Wednesday, March 27, 2013

Advancing Humanity Symposium Part 2: Space Colonization & 23 Reasons for Transhumanism

This is Part 2 of a two-post blog series with notes on the recent second-annual Advancing Humanity Symposium, Saturday, March 23, 2013, hosted by the The Stanford Transhumanist Association. Here I provide an overview of the Pioneering Ventures portion of the symposium. Part 1 can be found here.

The Schedule
Pioneering Ventures - 1345

Stuart Armstrong (Oxford’s Future of Humanity Institute) "Space Colonization Made Easy"

Alex Lightman (Author of Brave New Unwired World) "Why Every Stanford Student Should be a Transhumanist"

Stuart Armstrong - "Space Colonization Made Easy"

Stuart Armstrong, from the Future of Humanity Institute, University of Oxford, (how cool is this guy's gig!), focuses on "formal decision theory, the risks and possibilities of Artificial Intelligence, the long term potential for intelligent life, and anthropic (self-locating) probability. He is particularly interested in finding decision processes that give the “correct” answer under situations of anthropic ignorance and ignorance of one’s own utility function, ways of mapping humanity’s partially defined values onto an artificial entity, and the interaction between various existential risks. He aims to improve the understanding of the different types and natures of uncertainties surrounding human progress in the mid-to-far future" (Oxford, 2013).

The Institute's stated mission is to be "the leading research centre looking at big-picture questions for human civilization. The last few centuries have seen tremendous change, and this century might transform the human condition in even more fundamental ways. Using the tools of mathematics, philosophy, and science, we explore the risks and opportunities that will arise from technological change, weigh ethical dilemmas, and evaluate global priorities."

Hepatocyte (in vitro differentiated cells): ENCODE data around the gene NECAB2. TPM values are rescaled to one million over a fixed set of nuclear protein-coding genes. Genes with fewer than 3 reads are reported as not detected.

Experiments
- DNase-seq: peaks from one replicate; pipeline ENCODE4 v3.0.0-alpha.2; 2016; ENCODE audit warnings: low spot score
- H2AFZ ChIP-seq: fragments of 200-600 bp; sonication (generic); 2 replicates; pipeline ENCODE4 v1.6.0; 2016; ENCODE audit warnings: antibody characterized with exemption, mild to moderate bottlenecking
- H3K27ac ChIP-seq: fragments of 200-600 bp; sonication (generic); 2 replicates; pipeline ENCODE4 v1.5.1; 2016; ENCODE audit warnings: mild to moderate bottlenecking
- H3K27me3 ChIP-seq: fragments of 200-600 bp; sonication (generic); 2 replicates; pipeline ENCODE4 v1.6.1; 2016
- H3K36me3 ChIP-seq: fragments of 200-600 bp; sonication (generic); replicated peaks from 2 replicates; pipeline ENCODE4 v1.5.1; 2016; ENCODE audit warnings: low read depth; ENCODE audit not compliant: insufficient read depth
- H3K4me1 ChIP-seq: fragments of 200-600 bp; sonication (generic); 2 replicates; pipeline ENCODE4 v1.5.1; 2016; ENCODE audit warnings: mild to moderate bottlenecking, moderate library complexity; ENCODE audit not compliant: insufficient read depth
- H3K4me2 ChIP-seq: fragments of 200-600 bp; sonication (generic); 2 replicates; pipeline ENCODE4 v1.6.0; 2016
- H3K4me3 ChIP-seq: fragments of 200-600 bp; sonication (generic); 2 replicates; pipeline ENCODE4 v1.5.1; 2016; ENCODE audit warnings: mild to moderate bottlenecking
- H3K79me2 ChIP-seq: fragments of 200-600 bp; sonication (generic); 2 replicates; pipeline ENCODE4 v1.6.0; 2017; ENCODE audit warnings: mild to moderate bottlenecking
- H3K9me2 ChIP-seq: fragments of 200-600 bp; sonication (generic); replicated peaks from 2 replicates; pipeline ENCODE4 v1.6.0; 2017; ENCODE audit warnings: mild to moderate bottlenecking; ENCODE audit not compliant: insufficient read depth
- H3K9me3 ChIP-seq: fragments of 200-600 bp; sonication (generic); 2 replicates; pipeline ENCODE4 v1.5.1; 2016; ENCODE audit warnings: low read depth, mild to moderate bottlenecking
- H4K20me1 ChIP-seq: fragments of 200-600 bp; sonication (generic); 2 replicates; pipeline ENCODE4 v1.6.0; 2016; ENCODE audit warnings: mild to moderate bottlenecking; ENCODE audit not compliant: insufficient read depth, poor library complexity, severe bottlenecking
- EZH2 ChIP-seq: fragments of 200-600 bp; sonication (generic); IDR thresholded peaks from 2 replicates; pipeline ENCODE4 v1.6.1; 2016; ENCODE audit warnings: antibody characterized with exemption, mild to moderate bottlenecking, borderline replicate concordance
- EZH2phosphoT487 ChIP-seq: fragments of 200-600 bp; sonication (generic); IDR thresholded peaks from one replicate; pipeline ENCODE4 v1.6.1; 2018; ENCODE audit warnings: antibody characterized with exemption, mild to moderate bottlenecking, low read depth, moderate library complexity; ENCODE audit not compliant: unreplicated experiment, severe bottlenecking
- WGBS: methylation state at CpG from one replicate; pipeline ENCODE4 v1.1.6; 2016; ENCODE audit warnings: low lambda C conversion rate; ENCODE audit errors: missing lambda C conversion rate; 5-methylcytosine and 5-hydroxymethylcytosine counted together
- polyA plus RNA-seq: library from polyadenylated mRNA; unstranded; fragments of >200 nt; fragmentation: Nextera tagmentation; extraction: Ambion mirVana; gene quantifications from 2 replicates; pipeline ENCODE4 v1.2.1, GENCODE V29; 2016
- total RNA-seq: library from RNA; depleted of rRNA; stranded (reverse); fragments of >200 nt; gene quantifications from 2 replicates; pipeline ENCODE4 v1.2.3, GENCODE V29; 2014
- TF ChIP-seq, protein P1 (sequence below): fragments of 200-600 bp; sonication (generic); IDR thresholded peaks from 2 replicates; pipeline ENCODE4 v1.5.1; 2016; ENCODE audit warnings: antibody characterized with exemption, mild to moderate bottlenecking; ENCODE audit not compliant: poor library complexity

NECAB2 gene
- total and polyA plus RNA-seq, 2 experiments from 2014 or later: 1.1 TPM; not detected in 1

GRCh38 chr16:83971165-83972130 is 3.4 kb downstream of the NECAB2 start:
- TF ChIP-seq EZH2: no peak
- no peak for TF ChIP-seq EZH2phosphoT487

(Oxford, 2013). 

Armstrong provided a succinct overview of options for space colonization, while balancing theory, calculations, and exploratory engineering principles in a focused and witty presentation. The concept that cosmic exploration is imperative (maybe even a moral imperative) to the human experience was a central pin to the discussion - a concept that I strongly endorse.

He began with an overview of the idea of resonance and self sustaining cycles - systems that feed their own growth (e.g. an avalanche).

(Video Source: FHIOxford).

Q - What are the unseen resonance structures in the world and how can we study these structures as models for space colonization?

An overview of the Fermi Paradox was discussed. "The Fermi paradox is a conflict between an argument of scale and probability and a lack of evidence. The apparent size and age of the universe suggest that many technologically advanced extraterrestrial civilizations ought to exist. However, this hypothesis seems inconsistent with the lack of observational evidence to support it." (Wiki, 2013).

So...where are all the aliens?

Some Answers:

  • Human limitations - human tech is not advanced enough to connect with extraterrestrial lifeforms
  • Alien nature - we are unable to detect alien life due to its unknown forms 
  • They live! - Aliens are already moving amongst and go unobserved 
  • We are the lucky first - humans are the first advanced species in this galaxy and close- known galaxies
  • Intelligent techno-organic life is rare in the universe(s)
  • Current intelligence and technology do not allow for detection, contact, and interaction 
Q - What will we need to colonize the universe?
  • Energy 
  • Materials
  • Probe design
  • Determine destinations
  • Determine how long it will take to travel to these destination points
Armstrong turned to exploratory engineering for plausible solutions.

Guiding Principles 
1. If it is done in nature, we will probably be able to do it ourselves at some point (e.g. AI, replicating cells)
2. Tasks can be automated (including building factories and construction)

(Video Source: Dream Big.)

The Dyson Sphere concept (ring/sphere/shell/swarm/bubble, whichever you prefer:
"A Dyson sphere is a hypothetical mega structure originally described by Freeman Dyson. Such a "sphere" would be a system of orbiting solar-power satellites meant to completely encompass a star and capture most or all of its energy output. Dyson speculated that such structures would be the logical consequence of the long-term survival and escalating energy needs of a technological civilization, and proposed that searching for evidence of the existence of such structures might lead to the detection of advanced intelligent extraterrestrial life."